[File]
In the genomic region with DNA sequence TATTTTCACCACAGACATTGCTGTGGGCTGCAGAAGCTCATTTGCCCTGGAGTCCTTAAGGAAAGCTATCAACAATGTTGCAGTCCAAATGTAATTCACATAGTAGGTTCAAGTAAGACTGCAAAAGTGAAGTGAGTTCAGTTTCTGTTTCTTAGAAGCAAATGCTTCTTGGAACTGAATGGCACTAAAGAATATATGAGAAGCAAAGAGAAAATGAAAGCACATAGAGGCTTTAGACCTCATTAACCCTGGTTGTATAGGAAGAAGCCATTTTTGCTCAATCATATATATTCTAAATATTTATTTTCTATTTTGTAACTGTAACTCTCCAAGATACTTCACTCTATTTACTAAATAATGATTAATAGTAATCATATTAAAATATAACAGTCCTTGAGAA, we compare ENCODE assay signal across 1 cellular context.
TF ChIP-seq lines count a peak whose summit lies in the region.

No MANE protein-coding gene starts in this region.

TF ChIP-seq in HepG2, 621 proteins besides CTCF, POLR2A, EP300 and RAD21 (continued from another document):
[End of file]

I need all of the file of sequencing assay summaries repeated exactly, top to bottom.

In the genomic region with DNA sequence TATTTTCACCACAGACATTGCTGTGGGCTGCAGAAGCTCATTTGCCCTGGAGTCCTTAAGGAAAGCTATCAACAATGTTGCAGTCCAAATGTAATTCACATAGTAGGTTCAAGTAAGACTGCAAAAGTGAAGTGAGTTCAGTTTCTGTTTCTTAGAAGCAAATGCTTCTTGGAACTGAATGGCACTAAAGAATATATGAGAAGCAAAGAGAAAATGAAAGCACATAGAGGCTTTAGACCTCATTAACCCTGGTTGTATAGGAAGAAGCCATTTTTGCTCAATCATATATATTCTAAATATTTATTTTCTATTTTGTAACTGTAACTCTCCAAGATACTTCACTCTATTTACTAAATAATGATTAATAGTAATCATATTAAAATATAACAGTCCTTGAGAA, we compare ENCODE assay signal across 1 cellular context.
TF ChIP-seq lines count a peak whose summit lies in the region.

No MANE protein-coding gene starts in this region.

TF ChIP-seq in HepG2, 621 proteins besides CTCF, POLR2A, EP300 and RAD21 (continued from another document):